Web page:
tahajjud

Research indicates Tahajjud can be a wellness hack

The act of worship, known to Muslims as Tahajjud, is not for the faint hearted, but for those who have mastered waking up in the middle of the night to offer a voluntary prayer, it might lead to countless benefits, including improved well-being, better mental health, and more energy, according to an article published in the Metro.

In fact, research found that Muslims who suffered depression were able to better placate their symptoms through prayer. The art of praying Tahajjud requires a lot of discipline and some level of broken sleep.

With health experts constantly reiterating the importance of getting in eight or more hours, the question is: Can the benefits of prayer outweigh the benefits of a solid eight hours of sleep?

Can less sleep be good for you?

It could be argued that spiritual fulfilment (through meditation, prayer, journaling, etc.) is more beneficial than hitting the snooze button for the tenth time. Some experts even go as far as to claim that broken sleep is good for you.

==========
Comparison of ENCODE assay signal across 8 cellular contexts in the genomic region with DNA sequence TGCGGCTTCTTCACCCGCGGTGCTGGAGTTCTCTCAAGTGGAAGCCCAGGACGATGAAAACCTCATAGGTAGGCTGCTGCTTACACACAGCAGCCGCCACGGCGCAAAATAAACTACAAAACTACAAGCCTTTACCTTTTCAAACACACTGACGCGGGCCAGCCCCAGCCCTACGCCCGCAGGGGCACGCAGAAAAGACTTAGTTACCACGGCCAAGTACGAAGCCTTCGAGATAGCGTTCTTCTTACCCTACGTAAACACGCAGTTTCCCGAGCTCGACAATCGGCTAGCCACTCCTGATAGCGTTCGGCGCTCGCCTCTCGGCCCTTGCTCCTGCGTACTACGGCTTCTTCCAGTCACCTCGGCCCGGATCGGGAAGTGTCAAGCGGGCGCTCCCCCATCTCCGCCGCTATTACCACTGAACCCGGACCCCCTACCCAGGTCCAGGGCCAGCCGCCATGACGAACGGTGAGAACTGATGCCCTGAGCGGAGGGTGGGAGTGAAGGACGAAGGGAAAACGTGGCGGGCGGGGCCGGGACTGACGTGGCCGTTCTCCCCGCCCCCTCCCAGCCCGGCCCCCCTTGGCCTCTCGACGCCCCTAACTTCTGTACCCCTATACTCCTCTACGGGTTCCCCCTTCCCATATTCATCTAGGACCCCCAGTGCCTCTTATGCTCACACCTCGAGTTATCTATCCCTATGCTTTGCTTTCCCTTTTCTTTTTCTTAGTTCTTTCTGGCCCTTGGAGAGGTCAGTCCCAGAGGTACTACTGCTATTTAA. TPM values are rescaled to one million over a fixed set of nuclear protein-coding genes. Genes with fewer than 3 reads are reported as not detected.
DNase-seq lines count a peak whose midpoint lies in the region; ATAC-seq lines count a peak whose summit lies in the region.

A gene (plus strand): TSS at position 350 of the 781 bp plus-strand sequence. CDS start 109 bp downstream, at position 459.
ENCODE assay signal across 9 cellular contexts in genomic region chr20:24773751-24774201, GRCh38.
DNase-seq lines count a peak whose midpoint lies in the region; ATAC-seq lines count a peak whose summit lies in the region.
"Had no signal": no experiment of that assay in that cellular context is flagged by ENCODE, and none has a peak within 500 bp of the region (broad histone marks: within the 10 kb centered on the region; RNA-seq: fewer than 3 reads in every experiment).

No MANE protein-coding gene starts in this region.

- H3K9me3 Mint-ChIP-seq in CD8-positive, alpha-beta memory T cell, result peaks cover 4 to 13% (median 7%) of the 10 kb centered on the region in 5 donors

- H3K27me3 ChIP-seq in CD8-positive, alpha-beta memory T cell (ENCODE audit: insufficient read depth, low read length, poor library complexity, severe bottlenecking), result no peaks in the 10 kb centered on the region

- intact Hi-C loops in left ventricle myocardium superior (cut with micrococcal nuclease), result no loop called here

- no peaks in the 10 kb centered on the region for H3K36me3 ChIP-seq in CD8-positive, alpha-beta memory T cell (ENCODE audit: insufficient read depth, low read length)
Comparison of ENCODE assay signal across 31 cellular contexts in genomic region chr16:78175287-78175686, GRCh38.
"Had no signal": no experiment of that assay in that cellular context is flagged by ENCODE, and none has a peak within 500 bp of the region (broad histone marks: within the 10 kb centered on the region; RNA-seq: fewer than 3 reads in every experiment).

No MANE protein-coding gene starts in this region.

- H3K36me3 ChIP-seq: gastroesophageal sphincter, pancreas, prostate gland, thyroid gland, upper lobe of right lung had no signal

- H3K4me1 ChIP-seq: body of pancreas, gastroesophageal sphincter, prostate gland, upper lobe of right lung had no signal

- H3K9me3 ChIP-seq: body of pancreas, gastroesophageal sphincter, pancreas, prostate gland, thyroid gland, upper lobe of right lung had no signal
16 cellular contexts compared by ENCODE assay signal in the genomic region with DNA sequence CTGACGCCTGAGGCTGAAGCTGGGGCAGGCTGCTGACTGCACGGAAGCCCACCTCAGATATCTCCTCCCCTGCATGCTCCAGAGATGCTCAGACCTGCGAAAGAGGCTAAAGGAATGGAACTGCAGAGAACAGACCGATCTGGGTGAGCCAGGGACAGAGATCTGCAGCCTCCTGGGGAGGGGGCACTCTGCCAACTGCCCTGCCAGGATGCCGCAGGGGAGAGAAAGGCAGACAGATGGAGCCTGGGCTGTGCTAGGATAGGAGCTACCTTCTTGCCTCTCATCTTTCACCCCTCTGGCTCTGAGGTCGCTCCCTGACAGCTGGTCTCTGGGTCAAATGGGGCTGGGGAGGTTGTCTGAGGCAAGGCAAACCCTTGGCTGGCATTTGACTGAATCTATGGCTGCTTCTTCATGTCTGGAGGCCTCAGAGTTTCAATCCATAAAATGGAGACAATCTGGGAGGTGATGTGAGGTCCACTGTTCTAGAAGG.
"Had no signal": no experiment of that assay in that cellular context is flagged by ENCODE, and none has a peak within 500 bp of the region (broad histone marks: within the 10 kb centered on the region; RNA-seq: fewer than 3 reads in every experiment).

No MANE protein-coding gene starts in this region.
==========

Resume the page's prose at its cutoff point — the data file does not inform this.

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According to historian Roger Ekirch, many of our modern health problems have roots in the way we ignore the body’s natural preference for broken sleep. His research found that before the discovery of artificial light, humans slept for a few hours before waking to engage in activities and then going back to sleep.

Studies have also found that prayer and meditation can deliver similar benefits for mental performance as slumber.

In 2010 the University of Kentucky found that participants who meditated for 40 minutes performed better in a test compared to when they did not meditate, while research by Fitbit also found that people who slept an average of five to six hours per night performed better on tests than people who slept more.

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